Post
#624408
Topic
Last movie seen
Time

Tobar said:

Harry and the Hendersons (1987)

One of my all time favorite films from my childhood.

Me too. Aside from seeing a few minutes on television I don't think I have watched it since the 1980s. I went to Disney World in 1996 and there was a guy dressed as Harry, and the costume and his mannerisms were so authentic you'd think Kevin Peter Hall was in the suit (and also still alive--he played Predator as well but then died of AIDS a few years later).

Post
#624392
Topic
Video Game Thread
Time

xhonzi said:

zombie84 said:

There is nothing wrong about not paying companies when you buy used shit. That's like giving Ikea a dollar everytime you turn on the lamp you bought at Fred's garage sale 6 years ago. Or giving Honda a dollar every time you bought that used Civic off your friend in 2004. Does any of that make sense? Of course not. If I go to Goodwill and get a Hungry Hungry Hippos board game I don't owe Parker Brothers anything.

It's an odd obsession that VG publishers have developed.  I mostly agree with you.  But there are a few major differences:

A well kept game disc is sold as 'used' but is virtually indistinguishable from a new product, unlike cars, homes, or food.  A closer comparison would be to books, movies, music, and other media, etc...  Which, of course, have endured the 2nd hand market for decades.  

Yes, but that applies to anything. A lamp that just sits on a table in the basement and has only been used a few times would be indistinguishable from a new one. Anything well maintained will perform close to new. Game discs have a finite lifespan because of disc rot as well, something that more or less doesn't apply to many items. A couch that is well kept should look like new, and the used price ($0-200) is only a fraction of the original price ($200-800). This isn't an argument in favour of charging for old games. That principle could apply to anything and everything. Some things wear out by nature of using them--including the old systems with moving parts that you will be playing the games on. The game itself is just one component, it would be like Honda allowing you to have a used car but then charging you for the engine. But again, if you have something like a ceramic figure, unless you drop it or scratch it, it should look like new even if it's 40 years old, but you shouldn't have to give Sears a dollar when you bought that cheesy frog figurine from old lady Doris' yard sale ten years ago.

But still there are two major differences... cost for games is signficantly higher than those other ones, and the rate at which the medium develops. 

Not any more than something like a couch. If I go to Ikea and get a cheap couch, it's still about four hundred dollars. A new game can sell for about $40. A used movie costs less to buy and more to make. So do a lot of music albums. Heck, the actual cost of manufacturing something like Hungry Hungry Hippos is probably the same as some video games. Every product also has R&D, just like games as well, someone had to design that couch, some copywriter had to come up with the text on the tag, etc. Again: a non-argument. There's nothing really special about video games or the video game industry compared to many other products.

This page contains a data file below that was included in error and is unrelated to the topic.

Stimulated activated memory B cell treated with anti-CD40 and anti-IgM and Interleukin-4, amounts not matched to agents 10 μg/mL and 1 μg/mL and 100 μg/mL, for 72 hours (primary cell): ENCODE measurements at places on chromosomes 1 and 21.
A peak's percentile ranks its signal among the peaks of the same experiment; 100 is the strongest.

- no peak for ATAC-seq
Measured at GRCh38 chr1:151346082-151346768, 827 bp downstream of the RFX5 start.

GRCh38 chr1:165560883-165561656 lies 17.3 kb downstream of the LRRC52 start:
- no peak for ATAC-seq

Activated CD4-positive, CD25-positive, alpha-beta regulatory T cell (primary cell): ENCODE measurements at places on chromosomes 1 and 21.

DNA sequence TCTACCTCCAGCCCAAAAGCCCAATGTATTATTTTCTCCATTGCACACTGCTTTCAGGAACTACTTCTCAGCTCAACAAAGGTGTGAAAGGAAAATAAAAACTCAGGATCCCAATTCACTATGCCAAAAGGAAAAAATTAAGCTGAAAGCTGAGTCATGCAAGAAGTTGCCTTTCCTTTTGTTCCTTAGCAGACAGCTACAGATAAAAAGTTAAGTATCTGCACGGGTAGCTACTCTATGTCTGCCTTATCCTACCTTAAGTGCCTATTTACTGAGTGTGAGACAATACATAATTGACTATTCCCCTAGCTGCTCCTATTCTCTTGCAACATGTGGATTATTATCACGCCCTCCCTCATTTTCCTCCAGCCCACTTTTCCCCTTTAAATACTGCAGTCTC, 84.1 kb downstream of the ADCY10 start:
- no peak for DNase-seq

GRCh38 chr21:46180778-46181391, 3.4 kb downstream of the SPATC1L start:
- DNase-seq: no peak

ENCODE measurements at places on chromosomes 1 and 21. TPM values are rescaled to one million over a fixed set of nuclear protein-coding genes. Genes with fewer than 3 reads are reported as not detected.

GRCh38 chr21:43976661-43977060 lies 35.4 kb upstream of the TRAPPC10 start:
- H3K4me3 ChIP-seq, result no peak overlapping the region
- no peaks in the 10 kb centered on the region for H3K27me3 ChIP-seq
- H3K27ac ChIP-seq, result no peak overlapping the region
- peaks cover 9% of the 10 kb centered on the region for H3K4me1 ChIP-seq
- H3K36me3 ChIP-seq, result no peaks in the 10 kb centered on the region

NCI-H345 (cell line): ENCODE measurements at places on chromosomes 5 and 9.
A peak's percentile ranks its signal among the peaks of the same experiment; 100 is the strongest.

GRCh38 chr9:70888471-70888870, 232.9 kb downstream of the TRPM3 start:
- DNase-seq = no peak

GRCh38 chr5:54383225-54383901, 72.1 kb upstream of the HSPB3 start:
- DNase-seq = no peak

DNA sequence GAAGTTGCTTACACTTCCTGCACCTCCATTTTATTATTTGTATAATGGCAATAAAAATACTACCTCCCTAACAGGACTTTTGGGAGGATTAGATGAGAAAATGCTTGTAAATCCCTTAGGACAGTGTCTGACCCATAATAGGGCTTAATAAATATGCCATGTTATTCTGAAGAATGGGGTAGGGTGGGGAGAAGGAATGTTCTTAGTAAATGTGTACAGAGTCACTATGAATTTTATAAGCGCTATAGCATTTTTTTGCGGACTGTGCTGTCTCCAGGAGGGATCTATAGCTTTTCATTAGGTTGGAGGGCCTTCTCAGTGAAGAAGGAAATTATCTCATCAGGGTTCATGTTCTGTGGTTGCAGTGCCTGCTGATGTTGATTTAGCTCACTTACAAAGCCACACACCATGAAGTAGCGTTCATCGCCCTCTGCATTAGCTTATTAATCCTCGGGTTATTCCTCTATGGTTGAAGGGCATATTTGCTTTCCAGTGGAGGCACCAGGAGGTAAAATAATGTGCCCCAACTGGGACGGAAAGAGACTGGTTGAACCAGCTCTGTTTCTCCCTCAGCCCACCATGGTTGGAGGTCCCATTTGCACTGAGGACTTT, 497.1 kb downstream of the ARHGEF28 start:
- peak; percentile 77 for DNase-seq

Post
#624319
Topic
Video Game Thread
Time

The service has more to offer, I'll admit--it better, since I am paying them money--but for a free service I'll still always go with PSN. Yes, it's not perfect, but for no money it's a terrific bang for your buck. I suppose if I made a decent amount of money it wouldn't matter. It's the same reason I will pay for Netflix but never, ever even entertain the idea of paying for cable. In the end it is like a $5 a month difference, so who really cares. But to me, like many gamers, that $5 a month is the difference between justifying and not justifying a service. Although split between my roomates, Netflix is a pretty good deal.

Post
#624311
Topic
Video Game Thread
Time

Stuff from the Atari, Coleco, NES, GB, Genesis, SNES, PS1, PS2, XBOX, DC systems for starters. Heck, the best Resident Evil game ever made is a Gamecube exclusive. Ignoring retro games is like not watching any movies that were made more than 5 years ago, or not reading any books written after 2006...it just doesn't make any sense. There are literally hundreds of good games--and thousands of mediocre ones--in the history of gaming, just like most people's favourite movies on these sites were released in 1977 and 1980 respectively. Personally, my favourite game console is the Sega Dreamcast. There are 274 American releases and the proportional percentage of good games to bad is so high it would make Nintendo cry tears of blood.

Post
#624308
Topic
Last movie seen
Time

Oh, the premise is downright comic. But you know the premise going in, even though face transplants are (now) a real thing, there is no way you can justify fool-proof face switching to the point where the people's family members can't tell. But the characters and dialogue and everything are okay, sometimes it got a little weird like when John Travolta is hitting on his supposed daughter, but if you accept the fact that it's part comic books it's not a deal breaker. All John Woo films are like that, right down to The Killer and Hard Boiled, which aren't nearly as absurd as that but are clearly and intentionally unrealistic to the nth degree. Maybe sometimes Face/Off seems like it takes itself a bit seriously, but in my memory when you step back and take it all in, does it really ever? His Hong Kong films have more of a poetic quality, which I took seriously as a 13 year old having his world turned upside down watching The Killer when few people knew John Woo or Chow Yun Fat, but as an adult that poetry is more like comic book poetry, which is sort of how I remember Face/Off being like. It wasn't the story, it was the presentation. But who knows, I haven't seen it since around 1998 or something like that.

Post
#624303
Topic
Video Game Thread
Time

There is nothing wrong about not paying companies when you buy used shit. That's like giving Ikea a dollar everytime you turn on the lamp you bought at Fred's garage sale 6 years ago. Or giving Honda a dollar every time you bought that used Civic off your friend in 2004. Does any of that make sense? Of course not. If I go to Goodwill and get a Hungry Hungry Hippos board game I don't owe Parker Brothers anything. I think if Sony or MS actually tried to implement such a feature it would be halted by the supreme court.